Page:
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From the moment a visitor arrives on the TPC Deere Run grounds, there’s a first-class feel to the John Deere Classic.

One is immediately greeted by the shiny, new John Deere equipment including the excavator with the big driver attached to it. TPC Deere Run with its pristine fairways amid the hilly terrain, soon comes into focus, as do the tournament skyboxes, looking as sturdy as the tournament itself.

Amid all the hustle and bustle of people in colorful attire, and assuming the weather stays sunny and dry, another banner year is expected financially.

The tournament is credited with bringing in about $54 million per year to the Quad-Cities economy. Some have that estimate as high as $57 million, said Lynn Hunt, interim CEO and president of the Quad-Cities Convention & Visitors Bureau.

Regardless, she agrees wholeheartedly with Quad-Cities Chamber of Commerce president and CEO Paul Rumler’s assessment.

“I would say the John Deere Classic week is the biggest week in the Quad-Cities,” Rumler said, citing volunteers, charitable contributions and international attention.

Nothing can match it, he believes, especially when you include that one of the area’s largest employer, Deere & Co., is the title sponsor.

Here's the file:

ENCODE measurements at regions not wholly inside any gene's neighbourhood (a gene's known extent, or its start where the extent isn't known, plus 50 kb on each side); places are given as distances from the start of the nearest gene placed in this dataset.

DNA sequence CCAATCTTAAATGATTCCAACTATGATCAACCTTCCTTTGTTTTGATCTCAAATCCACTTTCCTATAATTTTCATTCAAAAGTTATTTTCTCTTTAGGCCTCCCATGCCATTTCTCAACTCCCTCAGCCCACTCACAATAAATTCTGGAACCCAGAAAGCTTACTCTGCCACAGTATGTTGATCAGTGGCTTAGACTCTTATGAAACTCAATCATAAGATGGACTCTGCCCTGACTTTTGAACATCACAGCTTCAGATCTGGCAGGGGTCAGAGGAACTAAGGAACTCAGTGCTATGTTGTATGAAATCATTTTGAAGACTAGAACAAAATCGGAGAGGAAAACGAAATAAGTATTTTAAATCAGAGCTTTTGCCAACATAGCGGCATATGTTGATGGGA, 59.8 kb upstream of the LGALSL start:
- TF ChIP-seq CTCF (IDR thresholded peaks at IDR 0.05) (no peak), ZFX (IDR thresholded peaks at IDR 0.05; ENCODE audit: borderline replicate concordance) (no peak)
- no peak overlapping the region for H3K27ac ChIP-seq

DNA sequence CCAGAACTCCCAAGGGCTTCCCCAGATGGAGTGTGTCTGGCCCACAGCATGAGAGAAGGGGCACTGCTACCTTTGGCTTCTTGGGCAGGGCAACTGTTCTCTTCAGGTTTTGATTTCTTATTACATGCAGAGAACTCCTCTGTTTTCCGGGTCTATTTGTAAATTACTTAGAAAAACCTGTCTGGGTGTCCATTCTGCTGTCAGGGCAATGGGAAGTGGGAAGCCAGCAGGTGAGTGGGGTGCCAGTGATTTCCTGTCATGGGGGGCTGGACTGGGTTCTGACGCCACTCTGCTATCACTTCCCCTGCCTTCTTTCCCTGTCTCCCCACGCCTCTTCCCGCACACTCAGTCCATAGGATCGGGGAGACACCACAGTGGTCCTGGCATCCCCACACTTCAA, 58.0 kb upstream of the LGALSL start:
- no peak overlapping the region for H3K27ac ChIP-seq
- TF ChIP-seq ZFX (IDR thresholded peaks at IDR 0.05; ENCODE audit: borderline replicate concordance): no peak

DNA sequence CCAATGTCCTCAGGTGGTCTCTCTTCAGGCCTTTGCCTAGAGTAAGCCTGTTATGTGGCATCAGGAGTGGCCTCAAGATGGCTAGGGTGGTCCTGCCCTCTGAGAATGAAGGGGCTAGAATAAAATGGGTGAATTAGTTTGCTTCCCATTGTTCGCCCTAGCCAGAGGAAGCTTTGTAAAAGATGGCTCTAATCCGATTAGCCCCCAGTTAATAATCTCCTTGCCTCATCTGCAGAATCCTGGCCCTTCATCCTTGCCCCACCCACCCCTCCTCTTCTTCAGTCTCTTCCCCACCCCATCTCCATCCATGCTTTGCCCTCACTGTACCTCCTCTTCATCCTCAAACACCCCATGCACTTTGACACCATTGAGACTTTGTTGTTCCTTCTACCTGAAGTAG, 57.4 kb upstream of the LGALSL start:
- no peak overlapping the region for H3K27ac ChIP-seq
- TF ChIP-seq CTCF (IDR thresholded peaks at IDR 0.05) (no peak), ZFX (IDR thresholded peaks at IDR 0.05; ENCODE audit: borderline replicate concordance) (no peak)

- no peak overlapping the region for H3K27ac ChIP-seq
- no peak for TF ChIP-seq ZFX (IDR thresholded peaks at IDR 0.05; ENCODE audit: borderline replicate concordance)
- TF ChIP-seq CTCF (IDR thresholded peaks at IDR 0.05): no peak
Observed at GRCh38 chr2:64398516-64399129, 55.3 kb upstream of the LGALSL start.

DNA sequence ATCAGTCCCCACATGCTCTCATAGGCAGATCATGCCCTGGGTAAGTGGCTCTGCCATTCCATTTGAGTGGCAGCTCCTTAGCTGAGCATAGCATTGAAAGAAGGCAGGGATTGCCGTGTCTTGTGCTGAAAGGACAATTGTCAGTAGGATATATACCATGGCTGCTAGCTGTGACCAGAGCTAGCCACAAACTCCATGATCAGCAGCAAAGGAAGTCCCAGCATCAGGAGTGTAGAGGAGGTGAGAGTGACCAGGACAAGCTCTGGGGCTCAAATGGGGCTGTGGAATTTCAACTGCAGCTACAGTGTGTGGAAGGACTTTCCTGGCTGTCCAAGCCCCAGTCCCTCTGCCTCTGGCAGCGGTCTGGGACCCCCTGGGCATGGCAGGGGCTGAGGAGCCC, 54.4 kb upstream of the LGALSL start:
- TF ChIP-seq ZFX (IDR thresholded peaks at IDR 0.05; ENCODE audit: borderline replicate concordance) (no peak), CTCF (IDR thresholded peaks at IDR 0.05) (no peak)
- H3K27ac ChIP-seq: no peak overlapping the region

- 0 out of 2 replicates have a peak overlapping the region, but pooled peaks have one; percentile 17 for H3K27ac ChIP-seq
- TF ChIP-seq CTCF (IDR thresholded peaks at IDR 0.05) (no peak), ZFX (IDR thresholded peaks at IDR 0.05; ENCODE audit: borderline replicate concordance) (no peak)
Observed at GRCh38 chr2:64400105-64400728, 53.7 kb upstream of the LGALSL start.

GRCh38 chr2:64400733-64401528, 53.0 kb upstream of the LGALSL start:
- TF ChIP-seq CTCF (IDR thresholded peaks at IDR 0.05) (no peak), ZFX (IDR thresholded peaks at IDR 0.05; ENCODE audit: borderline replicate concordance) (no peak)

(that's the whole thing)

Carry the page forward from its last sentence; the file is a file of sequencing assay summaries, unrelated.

“And the economic impact it has of about $54 million a year, all that taken in toll, this is really a special week,” Rumler said. “Probably the most important week in the Quad-Cities.”

Hunt won’t disagree with that assessment. “I would agree with that on a couple of levels,” she said, citing that normal occupancy rates for the Quad-Cities nearly 6,000 hotel rooms is 58 to 64 percent. But during the JDC, it’s close to an area-wide sellout, especially on the weekend.

But the tournament does more than give the area a gigantic economic boost. “It also puts us on a world stage,” Hunt said. “You’ve got millions of viewers looking at the Quad-Cities on their televisions. We may or may not have been on their radar screen as a destination. So from that marketing perspective, that’s priceless.”

Deere & Co. believes it reaches 925 million households globally with the national TV broadcasts.

Then there’s the matter of charity and the money it brings in through things like Birdies for Charity. Last year, 521 non-profits shared more than $12.27 million from Birdies for Charity.

It brought the amount raised for tournament-related charity to $93.5 million during its now 48-year history, nearly all of the money raised since Deere & Co. assumed sponsorship in 1998.

That amount will go over $100 million this year, Rumler said. “So that’s going to over 500 charities throughout the Quad-Cities region that are having an impact on people’s lives on a daily basis,” he said. “That’s what’s really special about this. It’s driving a purpose in our community and giving back.”

When asked to be a title sponsor in 1996, Deere & Co. turned down the PGA Tour, just as it had before. The Tour gave Deere a three-part proposal.

Hans Becherer, then chairman and CEO of Deere & Co., wanted to make sure a Deere-Tour partnership would have economic benefits for the community while making business sense for John Deere, too.